Ethnographic Arms & Armour

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-   -   Katzbalgers and Related Landsknecht Swords (http://www.vikingsword.com/vb/showthread.php?t=8630)

Matchlock 21st February 2009 02:38 PM

Katzbalgers and Related Landsknecht Swords
 
From the highly specialized collection of a friend of mine.

20 year old photos, sadly.

Michael

Matchlock 21st February 2009 02:43 PM

Here they are.

Matchlock 21st February 2009 02:47 PM

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Finally.

Matchlock 21st February 2009 02:56 PM

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More details.

Matchlock 21st February 2009 03:01 PM

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100 year old photos Katzbalgers in the Dresden Armory.

Matchlock 21st February 2009 03:27 PM

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Early 16th century sources of illustration.

Matchlock 21st February 2009 03:36 PM

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More.

Matchlock 21st February 2009 03:44 PM

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From a Resurrection Altar scene dated 1519, painted by Jörg Ratgeb, who was a Landsknecht leader himself and was executed by being torn apart by four horses in Pforzheim in 1526.

Matchlock 22nd February 2009 04:37 PM

Two Fine Katzbalgers and a Hand-and-a-Half Sword
 
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All in the German Historic Museum (DHM) Berlin.

The scans are taken from old German Democratic Republic photos.

Michael

Matchlock 22nd February 2009 04:39 PM

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One more detail.

Matchlock 25th February 2009 08:42 PM

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A Landsknecht with his Katzbalger and a harquebusier with powder horn and what seems to be a tiller stocked bronze barrel gun.

Details from the Resurrection scene on the so called Herscheider Altar Piece, early 16th century, now preserved at the Museum of Burg (castle) Altena, Westphalia.

Michael

broadaxe 25th February 2009 09:51 PM

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Very interesting pics, they show the diversity of the katzbalger. I'm interested in particular with (the rather unusual) curved versions and the longer, two-handed katzbalger. Here are pics of such, taken at the Hussar Museum in Eger, Hungary, and a pic of a Hungarian broad sword, fitted with what might be a katzbalger's blade.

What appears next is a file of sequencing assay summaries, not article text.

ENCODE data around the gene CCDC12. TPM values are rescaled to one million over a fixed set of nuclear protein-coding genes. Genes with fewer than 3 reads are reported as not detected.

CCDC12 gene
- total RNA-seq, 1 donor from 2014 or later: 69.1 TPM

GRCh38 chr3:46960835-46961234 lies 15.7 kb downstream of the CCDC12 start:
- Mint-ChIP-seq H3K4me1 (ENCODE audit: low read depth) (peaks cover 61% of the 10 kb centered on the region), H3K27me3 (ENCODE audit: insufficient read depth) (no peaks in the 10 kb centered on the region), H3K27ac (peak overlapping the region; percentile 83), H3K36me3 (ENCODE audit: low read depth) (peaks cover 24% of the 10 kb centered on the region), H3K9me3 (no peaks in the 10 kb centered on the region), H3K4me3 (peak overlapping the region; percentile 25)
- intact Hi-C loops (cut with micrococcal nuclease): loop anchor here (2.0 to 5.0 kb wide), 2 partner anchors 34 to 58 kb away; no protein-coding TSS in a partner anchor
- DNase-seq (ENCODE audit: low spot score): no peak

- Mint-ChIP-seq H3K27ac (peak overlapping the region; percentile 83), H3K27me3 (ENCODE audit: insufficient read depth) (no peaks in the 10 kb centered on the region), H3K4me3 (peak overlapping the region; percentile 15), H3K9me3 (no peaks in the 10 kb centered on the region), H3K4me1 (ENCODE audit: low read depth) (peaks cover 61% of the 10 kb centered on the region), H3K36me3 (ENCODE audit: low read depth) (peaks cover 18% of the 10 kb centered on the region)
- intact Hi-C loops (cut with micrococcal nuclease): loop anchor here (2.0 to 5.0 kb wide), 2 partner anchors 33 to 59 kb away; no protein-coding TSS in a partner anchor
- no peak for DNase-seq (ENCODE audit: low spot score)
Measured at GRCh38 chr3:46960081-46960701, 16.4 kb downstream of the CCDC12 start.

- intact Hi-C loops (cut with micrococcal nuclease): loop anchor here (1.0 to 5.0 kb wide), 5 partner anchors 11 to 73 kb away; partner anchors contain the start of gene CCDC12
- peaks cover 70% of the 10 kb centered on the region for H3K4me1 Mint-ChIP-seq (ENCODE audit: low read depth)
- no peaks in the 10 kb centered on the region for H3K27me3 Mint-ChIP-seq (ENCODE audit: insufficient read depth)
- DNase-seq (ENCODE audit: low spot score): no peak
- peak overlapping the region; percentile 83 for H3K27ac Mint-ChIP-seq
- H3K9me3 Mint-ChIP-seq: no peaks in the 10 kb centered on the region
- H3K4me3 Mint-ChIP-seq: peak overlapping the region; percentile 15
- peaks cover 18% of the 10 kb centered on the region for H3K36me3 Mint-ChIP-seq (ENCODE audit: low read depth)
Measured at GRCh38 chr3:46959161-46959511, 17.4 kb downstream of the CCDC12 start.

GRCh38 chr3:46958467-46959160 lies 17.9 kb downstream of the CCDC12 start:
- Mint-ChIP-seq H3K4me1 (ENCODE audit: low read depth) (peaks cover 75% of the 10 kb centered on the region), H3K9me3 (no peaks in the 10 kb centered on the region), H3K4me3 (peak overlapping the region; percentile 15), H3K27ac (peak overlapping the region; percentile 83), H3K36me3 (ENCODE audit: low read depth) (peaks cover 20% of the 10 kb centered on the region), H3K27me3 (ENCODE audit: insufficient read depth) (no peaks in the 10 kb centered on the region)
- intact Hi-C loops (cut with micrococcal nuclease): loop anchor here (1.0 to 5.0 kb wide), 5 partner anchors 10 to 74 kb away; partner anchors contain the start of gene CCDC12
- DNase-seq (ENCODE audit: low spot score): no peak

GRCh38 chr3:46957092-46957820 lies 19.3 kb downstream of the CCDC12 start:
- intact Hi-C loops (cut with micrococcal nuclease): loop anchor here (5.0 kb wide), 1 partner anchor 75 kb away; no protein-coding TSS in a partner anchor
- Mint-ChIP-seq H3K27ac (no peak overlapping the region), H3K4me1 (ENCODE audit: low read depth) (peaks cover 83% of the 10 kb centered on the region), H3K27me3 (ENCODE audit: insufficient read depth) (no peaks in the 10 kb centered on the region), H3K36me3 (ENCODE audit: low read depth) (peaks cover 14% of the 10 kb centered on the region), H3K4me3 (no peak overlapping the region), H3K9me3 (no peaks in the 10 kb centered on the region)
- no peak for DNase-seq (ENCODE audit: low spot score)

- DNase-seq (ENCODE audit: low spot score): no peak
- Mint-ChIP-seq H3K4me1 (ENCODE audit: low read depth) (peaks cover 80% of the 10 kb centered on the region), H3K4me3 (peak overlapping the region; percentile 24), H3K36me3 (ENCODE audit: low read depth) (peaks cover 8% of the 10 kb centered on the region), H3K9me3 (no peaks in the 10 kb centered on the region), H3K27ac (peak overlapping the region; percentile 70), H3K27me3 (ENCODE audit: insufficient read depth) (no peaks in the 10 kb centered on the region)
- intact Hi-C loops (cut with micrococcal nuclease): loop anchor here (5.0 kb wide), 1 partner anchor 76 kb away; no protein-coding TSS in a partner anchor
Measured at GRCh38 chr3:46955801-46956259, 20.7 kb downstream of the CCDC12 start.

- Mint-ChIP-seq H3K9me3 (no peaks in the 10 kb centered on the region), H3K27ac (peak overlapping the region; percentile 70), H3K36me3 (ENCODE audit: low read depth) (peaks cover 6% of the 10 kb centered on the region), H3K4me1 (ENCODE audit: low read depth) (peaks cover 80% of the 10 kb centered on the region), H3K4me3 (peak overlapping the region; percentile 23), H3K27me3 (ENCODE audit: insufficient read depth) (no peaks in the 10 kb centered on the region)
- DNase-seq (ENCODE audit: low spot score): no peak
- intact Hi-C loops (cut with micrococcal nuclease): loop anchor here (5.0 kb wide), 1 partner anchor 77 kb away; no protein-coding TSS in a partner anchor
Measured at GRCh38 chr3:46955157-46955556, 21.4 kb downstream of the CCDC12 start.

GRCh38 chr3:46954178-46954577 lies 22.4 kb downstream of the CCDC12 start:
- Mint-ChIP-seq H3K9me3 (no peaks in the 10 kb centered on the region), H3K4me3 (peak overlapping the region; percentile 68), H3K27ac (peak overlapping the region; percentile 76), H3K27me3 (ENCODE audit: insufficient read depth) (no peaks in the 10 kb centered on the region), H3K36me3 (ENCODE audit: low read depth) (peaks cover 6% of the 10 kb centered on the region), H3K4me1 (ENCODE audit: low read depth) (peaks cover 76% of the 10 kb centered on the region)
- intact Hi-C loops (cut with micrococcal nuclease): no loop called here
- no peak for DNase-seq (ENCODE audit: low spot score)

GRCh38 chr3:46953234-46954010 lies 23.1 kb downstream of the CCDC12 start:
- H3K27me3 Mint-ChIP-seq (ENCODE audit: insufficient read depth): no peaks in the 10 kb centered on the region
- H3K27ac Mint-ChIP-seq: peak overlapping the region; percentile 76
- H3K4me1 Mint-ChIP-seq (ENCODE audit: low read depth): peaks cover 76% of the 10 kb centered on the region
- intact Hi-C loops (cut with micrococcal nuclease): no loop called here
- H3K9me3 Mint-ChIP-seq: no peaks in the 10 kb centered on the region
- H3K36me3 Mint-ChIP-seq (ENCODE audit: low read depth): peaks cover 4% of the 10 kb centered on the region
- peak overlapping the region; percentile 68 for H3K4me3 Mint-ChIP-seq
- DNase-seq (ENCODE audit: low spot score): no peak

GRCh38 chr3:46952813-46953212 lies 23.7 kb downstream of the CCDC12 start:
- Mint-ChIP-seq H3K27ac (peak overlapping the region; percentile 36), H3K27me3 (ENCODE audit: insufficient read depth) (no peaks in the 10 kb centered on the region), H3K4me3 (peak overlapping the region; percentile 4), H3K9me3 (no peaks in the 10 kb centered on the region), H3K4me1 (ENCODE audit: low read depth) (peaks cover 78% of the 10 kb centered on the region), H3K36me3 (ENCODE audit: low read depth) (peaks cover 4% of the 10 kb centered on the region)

kisak 26th February 2009 02:09 AM

Quote:
Originally Posted by broadaxe
I'm interested in particular with (the rather unusual) curved versions


I know of one such sword having been found in Sweden (Västerås), a modern copy can be seen here: http://histvarld.historiska.se/hist...dskn_balte.html
http://histvarld.historiska.se/hist...rd/IMG_2948.jpg

Summing up the information in the text, it's believed to be from ca 1520-30, is of bastard sword size, and marries a grosse messer blade to a katzbalger guard. The original grip was lost, and this one is a guess based upon a similar messer in the Wallace collection. Probably German in origin. It's called kaninholmssabeln ("the Kaninholm saber"),which I guess could mean that it was found at an island known as Kaninholmen.

Matchlock 26th February 2009 01:51 PM

Quote:
Originally Posted by kisak
I know of one such sword having been found in Sweden (Västerås), a modern copy can be seen here: http://histvarld.historiska.se/hist...dskn_balte.html
http://histvarld.historiska.se/hist...rd/IMG_2948.jpg

Summing up the information in the text, it's believed to be from ca 1520-30, is of bastard sword size, and marries a grosse messer blade to a katzbalger guard. The original grip was lost, and this one is a guess based upon a similar messer in the Wallace collection. Probably German in origin. It's called kaninholmssabeln ("the Kaninholm saber"),which I guess could mean that it was found at an island known as Kaninholmen.



Kisak,

Could you please post pictures of the original piece and let us know where it is preserved?

Sorry but I have never relied on replicas as a basis for substantial assessment. In most cases they prove to be nothing but relatively free interpretations of the originals and give way to fantasy, which is far from scholarly treatment. I am not saying that the piece you posted cannot be an exemption to the rule and be quite an exact copy but I'd still like to see images of the "real" thing.

Michael

broadaxe 26th February 2009 09:01 PM

Kisak, I would like very much to see a pic of the original piece. The replica in the link is weird, to say the least: very plain hilt, blade looks somewhat japanese (!). I'm not suggesting it is a fantasy piece but we do have to see the original.

kisak 27th February 2009 02:13 AM

I'm afraid I haven't been able to track down any photographs of the original (wouldn't mind seeing them myself). As the link goes to a site maintained by the Historical Museum in Stockholm I doubt the sword is fabricated entirely, but of course it's not exactly a solid source either.

Gonzalo G 8th March 2009 05:15 AM

!Very interesting material! Thank you, Matchlock! You always bring good documental contributions.
Regards

Gonzalo

Matchlock 8th March 2009 01:09 PM

Thank you, Gonzalo,

Historic sources of illustration are the most important thing when it comes to research and dating of original pieces.